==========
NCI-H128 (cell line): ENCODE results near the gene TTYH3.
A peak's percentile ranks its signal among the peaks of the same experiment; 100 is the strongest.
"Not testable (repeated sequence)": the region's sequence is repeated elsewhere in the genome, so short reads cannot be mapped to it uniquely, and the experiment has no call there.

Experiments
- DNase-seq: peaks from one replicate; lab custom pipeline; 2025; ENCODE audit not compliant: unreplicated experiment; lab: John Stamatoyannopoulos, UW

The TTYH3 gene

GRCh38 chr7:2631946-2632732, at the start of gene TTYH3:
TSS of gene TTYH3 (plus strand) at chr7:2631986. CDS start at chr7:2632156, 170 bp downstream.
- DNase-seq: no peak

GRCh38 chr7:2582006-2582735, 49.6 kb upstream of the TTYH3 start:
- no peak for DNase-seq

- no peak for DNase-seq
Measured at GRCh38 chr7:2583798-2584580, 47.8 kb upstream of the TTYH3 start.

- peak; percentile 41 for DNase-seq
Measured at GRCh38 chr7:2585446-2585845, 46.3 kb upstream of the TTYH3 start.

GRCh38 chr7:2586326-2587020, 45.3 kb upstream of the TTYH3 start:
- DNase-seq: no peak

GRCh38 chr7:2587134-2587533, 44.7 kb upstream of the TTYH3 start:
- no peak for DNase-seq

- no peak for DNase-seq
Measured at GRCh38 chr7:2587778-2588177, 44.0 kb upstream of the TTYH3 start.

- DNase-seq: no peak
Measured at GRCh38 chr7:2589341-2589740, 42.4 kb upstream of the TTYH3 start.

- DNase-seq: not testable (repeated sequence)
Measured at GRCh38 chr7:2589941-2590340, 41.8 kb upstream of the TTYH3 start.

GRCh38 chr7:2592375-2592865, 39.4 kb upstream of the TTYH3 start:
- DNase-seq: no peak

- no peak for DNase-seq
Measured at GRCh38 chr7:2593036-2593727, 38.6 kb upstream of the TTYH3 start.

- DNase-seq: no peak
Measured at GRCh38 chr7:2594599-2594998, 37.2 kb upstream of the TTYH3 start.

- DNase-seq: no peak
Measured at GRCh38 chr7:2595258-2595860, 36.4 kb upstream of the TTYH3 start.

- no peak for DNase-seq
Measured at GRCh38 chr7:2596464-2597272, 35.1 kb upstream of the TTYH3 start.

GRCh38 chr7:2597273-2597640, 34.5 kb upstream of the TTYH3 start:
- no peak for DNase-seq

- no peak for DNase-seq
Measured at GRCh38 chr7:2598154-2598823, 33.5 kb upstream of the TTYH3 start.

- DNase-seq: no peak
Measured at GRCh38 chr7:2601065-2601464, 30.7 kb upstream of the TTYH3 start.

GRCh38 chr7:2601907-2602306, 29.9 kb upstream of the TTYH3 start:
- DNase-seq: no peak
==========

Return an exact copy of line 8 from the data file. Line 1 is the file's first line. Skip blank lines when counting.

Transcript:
TSS of gene TTYH3 (plus strand) at chr7:2631986. CDS start at chr7:2632156, 170 bp downstream.